Long range air search radars generally have a slow scan rate and if you want to lock a target up, you are going to require medium/short range systems with faster scan rates to actually engage a target with a missile system. So if you want a full blown Air Defence network, the medium/short range systems follow on by default.

    Your comments about long range search radars only giving a "high altitude picture" is incorrect. I'm not going to say the below images are particularly accurate, but they give a decent idea of what primary radars located on three peaks on the west coast could potentially see, firstly at altitudes from 3,000ft to 5,000ft and then from 10,000ft to 30,000ft. It's obvious that something on the East coast would aid the picture, but - we're already in a mad hypothetical realm.




    The IAA haven't been able to justify the above infrastructure, so the chances of the DF being able to press DOD on getting even a single long range primary radar system is probably extremely remote.

    Perhaps something a bit(?) more realistic is the Giraffe BV206's being retired and replaced with a couple of truck mounted Giraffe AMB's.
    What software are you using for that?

  8. #255
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    Quote Originally Posted by DeV View Post
    What software are you using for that?
    If you go to http://www.heywhatsthat.com/ there is an option for "Up in the Air" which gives you the option to calculate a Line of Sight from a given location at a particular altitude.

    So in the above I'm calculating the visual line of sight from Mount Gabriel, Mweelrea and Muckish - they're just random examples, I'm not saying they're the best locations by any means. God knows the backlash that would be unleashed if golf-balls sprouted on the latter two...

    The above is also the optical line of sight, which doesn't mesh 100% with the radar horizon, but I think it's good enough to provide a guideline.

    What the above should demonstrate quite clearly though is that even located on mountain tops, low level coverage is always severely limited by terrain - we can only imagine the low level (say <5kft) range limitations faced by the primary radars located at Cork, Dublin and Shannon airports.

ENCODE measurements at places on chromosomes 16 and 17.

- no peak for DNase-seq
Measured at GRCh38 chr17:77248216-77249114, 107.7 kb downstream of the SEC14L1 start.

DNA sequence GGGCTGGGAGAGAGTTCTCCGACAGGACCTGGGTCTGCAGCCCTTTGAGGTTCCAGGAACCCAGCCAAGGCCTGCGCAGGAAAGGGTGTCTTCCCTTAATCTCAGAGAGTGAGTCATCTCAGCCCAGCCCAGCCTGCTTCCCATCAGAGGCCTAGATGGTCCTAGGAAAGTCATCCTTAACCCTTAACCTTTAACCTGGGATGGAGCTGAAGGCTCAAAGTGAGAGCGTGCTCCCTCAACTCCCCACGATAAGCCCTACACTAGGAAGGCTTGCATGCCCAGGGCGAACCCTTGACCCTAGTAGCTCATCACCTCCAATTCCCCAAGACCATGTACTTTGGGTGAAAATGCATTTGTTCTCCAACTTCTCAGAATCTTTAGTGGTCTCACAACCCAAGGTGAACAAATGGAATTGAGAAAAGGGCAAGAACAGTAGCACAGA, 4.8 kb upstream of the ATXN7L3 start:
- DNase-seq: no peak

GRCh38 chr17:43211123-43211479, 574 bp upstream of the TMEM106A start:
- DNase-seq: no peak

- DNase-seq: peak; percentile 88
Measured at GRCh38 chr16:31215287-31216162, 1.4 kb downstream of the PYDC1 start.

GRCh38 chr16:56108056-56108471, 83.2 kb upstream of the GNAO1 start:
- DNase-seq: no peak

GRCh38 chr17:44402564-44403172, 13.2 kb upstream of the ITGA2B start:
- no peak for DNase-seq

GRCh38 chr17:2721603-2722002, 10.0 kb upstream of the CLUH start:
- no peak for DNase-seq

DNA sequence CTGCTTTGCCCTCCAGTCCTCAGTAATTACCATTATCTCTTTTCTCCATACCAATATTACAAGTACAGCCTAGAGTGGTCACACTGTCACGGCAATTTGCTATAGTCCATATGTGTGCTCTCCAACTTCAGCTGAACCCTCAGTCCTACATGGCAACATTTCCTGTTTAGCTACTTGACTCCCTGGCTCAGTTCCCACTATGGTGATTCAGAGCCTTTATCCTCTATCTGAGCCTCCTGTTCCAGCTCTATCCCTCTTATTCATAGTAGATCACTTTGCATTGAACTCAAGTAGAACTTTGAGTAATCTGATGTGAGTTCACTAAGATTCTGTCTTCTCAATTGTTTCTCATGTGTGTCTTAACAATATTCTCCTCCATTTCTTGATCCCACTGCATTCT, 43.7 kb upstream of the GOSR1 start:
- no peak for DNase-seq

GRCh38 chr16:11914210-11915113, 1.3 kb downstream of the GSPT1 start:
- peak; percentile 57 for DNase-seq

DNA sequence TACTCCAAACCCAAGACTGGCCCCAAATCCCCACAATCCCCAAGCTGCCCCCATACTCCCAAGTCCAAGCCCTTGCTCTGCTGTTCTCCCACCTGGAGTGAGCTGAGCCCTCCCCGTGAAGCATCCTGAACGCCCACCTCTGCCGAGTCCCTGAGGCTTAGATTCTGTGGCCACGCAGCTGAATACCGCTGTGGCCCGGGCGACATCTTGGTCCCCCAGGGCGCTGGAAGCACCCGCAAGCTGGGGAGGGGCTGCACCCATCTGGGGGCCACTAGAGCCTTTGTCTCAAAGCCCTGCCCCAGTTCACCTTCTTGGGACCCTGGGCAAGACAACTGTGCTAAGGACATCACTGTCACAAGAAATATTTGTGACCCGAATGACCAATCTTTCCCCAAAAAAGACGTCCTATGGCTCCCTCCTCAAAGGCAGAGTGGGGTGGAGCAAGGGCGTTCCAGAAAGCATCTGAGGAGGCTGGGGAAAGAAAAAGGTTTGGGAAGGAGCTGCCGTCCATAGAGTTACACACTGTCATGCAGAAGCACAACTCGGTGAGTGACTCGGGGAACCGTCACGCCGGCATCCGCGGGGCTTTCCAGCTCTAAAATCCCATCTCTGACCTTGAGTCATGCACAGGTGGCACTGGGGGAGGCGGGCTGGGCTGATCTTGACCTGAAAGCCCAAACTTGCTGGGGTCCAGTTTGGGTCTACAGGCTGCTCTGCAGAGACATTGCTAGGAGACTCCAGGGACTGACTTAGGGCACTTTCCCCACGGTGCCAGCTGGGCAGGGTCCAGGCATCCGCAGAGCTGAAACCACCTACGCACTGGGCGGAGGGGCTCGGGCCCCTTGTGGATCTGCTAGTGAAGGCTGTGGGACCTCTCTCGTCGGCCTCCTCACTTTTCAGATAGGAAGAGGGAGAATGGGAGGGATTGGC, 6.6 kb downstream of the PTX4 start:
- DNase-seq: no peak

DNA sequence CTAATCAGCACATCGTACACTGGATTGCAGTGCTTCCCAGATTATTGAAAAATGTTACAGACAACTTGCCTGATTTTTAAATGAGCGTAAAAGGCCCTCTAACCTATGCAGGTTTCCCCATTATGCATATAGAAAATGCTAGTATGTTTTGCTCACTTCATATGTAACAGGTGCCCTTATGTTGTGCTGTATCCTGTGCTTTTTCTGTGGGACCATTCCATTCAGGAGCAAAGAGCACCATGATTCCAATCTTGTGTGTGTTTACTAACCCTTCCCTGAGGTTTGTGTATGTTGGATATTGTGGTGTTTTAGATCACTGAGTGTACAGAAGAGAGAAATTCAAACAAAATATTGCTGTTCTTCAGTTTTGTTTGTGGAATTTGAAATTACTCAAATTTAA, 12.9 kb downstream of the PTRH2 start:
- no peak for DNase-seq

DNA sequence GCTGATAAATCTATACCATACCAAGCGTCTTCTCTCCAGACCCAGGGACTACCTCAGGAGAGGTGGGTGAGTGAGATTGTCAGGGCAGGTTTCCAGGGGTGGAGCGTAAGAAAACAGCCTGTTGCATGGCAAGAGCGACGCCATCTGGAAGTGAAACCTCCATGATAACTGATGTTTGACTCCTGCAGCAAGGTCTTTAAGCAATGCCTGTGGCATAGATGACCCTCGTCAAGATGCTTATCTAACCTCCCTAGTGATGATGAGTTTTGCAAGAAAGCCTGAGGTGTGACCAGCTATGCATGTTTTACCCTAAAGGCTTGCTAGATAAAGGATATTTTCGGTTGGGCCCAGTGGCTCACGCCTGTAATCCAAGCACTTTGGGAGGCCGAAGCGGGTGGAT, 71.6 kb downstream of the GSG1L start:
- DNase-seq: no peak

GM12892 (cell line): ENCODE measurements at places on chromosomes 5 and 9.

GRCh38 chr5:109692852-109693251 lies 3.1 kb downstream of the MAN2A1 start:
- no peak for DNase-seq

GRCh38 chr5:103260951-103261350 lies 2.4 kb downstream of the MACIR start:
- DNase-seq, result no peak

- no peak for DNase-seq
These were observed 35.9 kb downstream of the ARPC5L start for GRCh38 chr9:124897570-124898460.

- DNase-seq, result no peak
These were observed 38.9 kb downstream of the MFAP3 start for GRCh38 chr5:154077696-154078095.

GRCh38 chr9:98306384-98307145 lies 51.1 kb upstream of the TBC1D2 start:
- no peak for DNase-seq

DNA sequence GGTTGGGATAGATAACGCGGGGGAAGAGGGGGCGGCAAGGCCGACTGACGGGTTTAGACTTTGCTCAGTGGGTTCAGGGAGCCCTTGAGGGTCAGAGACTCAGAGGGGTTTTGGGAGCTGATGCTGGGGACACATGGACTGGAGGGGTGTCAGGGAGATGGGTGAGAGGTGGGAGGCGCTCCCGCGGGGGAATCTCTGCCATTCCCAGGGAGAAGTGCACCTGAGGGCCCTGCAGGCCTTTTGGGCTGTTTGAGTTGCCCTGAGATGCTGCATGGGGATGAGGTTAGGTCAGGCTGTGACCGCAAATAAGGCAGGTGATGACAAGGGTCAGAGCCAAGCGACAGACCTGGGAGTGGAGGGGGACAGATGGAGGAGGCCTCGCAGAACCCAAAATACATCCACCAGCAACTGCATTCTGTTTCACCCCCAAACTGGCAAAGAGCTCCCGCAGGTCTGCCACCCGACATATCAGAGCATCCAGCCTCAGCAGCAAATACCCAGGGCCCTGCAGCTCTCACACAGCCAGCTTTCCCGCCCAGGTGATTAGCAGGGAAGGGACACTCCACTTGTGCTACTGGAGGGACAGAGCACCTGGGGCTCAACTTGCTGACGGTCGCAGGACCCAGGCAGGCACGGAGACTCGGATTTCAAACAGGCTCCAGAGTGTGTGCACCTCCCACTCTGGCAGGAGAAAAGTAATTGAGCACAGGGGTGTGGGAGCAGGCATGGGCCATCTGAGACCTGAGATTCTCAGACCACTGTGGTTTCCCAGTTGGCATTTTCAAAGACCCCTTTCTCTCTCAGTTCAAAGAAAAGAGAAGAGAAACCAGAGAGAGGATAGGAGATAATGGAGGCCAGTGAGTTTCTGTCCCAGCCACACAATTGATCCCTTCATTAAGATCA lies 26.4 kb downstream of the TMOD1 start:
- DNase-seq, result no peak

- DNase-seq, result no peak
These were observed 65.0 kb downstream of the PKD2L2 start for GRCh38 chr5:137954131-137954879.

I think mobile short/medium range systems like the Giraffe AMB are the most realistic upgrade path for the DF - not saying it's likely though.

    It wouldn't be 24/7, it wouldn't be long range, but it would be mobile and a big advance compared to current systems.
    Last edited by pym; 16th December 2018 at 15:42.

  9. #256
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    Perhaps something a bit(?) more realistic is the Giraffe BV206's being retired and replaced with a couple of truck mounted Giraffe AMB's.
    No hope of the DF retiring something that is barely in service 10 years. However what is the possibility of SAAB getting to update the existing hardware? Better still is the 4A a more useful update? Why not go the whole hog and have something other than MANPAD based SAMs?
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  11. #257
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    Quote Originally Posted by na grohmití View Post
    No hope of the DF retiring something that is barely in service 10 years. However what is the possibility of SAAB getting to update the existing hardware? Better still is the 4A a more useful update? Why not go the whole hog and have something other than MANPAD based SAMs?
    How long were they in service with the Norwegians before that though - early 90's? The Flycatchers had a very short life in the DF.

    I can't say regarding potential upgrades. I don't know much about the radar on the BV's - other from Norwegian sources I think the range is about 55km and it's using a parabolic dish as opposed to the modern offerings from Saab which utilise PESA or AESA. I haven't had a gawk inside but I wouldn't be surprised to see green on black CRTs.

    The AMB offers a potential upgrade path to the likes of CAMM - *but* - the price jump from MANPADs to something like NASAMs or CAMM is so huge, I can't ever see it happening.

    The 4A is longer ranged, AESA based and more capable than the AMB, but presumably that comes at a hell of a cost.

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  13. #258
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    A very achievable option would be something like the SAAB MSHORAD.

    It uses vehicle mounted Giraffe 1X radar (75km range), coupled with vehicle mounted RBS70NG RWS. Like before targets are cued visually, however target tracking is automatic and that is a huge step up on the current system.

    https://saab.com/land/ground-based-a...stems/mshorad/

    Regarding radar coverage, the intelligent locating of two military radar sites would allow an acceptably high coverage if civilian radar was used to plug the gaps. It is important to note that civilian radar should never be viewed as a primary sensor as it lacks the anti-jamming capabilities of military radar.

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  15. #259
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    Quote Originally Posted by pym View Post
    To begin with - given all of the many more challenges faced by the DF, any discussion about AD very quickly descends into the completely ****ing absurd.